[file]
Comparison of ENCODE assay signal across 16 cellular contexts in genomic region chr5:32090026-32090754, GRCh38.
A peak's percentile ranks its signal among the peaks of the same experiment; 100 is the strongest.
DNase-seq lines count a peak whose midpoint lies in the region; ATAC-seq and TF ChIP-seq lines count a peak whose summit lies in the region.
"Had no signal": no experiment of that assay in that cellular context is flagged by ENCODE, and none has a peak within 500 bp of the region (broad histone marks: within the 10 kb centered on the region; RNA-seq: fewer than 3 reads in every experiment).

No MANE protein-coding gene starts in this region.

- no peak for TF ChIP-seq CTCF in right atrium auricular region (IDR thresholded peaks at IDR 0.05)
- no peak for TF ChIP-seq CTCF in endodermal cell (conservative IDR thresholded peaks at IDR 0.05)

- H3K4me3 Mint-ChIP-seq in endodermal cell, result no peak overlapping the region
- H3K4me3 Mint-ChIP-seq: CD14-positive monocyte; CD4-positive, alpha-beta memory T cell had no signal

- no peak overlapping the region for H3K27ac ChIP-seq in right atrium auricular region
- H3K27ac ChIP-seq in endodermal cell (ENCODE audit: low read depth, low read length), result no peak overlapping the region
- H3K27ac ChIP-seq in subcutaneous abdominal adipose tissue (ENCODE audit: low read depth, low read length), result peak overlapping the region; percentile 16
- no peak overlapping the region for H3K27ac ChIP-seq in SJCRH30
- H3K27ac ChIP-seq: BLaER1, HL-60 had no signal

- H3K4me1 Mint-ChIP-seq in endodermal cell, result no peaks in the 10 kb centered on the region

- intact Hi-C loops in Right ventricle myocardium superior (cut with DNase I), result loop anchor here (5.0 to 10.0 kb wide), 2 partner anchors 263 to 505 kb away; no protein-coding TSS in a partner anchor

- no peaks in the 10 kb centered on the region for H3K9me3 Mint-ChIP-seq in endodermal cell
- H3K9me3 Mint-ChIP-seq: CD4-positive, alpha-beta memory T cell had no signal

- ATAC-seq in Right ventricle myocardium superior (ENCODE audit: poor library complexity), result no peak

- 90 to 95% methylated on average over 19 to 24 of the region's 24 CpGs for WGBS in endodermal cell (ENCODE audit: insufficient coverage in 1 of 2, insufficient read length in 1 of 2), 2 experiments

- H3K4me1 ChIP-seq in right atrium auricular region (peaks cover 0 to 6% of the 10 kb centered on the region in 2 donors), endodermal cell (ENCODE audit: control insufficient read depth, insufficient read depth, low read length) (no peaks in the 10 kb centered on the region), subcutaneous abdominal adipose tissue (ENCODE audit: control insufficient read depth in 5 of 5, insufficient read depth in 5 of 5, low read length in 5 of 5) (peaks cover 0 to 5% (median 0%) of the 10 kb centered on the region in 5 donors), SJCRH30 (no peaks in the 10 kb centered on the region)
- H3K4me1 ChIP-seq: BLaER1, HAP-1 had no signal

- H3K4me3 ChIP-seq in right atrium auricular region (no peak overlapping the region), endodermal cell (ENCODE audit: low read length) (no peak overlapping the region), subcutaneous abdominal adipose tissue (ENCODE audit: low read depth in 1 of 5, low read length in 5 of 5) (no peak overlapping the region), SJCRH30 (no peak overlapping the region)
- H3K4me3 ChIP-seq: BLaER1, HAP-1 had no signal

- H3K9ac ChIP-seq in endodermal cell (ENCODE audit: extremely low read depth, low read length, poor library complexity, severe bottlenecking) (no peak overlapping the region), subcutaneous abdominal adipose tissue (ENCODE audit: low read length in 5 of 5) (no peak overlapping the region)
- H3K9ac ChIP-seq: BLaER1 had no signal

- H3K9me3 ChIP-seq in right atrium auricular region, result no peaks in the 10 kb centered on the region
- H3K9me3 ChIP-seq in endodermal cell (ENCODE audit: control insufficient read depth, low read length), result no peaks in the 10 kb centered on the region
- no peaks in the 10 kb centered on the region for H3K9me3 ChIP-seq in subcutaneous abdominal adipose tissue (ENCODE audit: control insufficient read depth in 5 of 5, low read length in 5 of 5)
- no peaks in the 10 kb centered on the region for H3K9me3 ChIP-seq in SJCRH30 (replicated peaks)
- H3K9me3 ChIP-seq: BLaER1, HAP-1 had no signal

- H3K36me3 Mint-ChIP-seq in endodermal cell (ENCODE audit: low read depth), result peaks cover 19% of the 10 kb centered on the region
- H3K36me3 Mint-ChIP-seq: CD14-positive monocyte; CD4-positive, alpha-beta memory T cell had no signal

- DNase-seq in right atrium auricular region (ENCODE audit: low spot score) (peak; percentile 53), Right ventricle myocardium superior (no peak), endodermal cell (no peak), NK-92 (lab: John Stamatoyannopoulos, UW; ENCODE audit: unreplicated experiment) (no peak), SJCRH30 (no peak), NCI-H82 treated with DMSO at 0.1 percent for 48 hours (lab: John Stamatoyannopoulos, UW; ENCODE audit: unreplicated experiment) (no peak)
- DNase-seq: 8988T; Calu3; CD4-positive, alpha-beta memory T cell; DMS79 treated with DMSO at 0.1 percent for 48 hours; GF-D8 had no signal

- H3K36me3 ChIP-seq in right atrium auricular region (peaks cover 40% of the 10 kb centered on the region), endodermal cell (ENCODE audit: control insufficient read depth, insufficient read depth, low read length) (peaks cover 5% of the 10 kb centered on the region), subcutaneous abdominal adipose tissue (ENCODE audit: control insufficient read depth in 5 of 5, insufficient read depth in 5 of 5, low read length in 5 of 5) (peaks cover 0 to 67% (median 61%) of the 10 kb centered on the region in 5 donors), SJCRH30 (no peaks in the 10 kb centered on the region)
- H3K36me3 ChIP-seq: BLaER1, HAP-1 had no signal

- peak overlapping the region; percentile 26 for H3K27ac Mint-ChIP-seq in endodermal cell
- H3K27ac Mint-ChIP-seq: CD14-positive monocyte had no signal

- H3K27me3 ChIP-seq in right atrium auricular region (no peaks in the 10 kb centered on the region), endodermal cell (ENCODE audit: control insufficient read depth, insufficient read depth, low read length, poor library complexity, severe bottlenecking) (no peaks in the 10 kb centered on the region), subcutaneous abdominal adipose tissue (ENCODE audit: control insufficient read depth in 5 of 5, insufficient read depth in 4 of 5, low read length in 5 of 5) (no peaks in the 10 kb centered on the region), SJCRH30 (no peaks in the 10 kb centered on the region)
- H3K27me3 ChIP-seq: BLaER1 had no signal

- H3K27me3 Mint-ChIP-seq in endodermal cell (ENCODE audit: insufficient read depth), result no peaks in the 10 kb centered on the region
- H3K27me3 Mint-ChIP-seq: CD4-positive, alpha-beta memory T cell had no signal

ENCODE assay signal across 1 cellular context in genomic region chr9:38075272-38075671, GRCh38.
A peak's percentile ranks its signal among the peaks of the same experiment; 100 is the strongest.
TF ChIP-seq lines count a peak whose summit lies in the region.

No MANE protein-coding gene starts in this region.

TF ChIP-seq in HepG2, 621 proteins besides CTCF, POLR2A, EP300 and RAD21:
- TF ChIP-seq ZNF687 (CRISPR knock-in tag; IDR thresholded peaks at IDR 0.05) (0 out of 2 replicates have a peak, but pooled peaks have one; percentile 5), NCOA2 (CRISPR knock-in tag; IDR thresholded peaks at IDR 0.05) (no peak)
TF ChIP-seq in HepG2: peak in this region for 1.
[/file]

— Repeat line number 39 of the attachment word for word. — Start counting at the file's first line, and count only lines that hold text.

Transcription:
- H3K27ac Mint-ChIP-seq: CD14-positive monocyte had no signal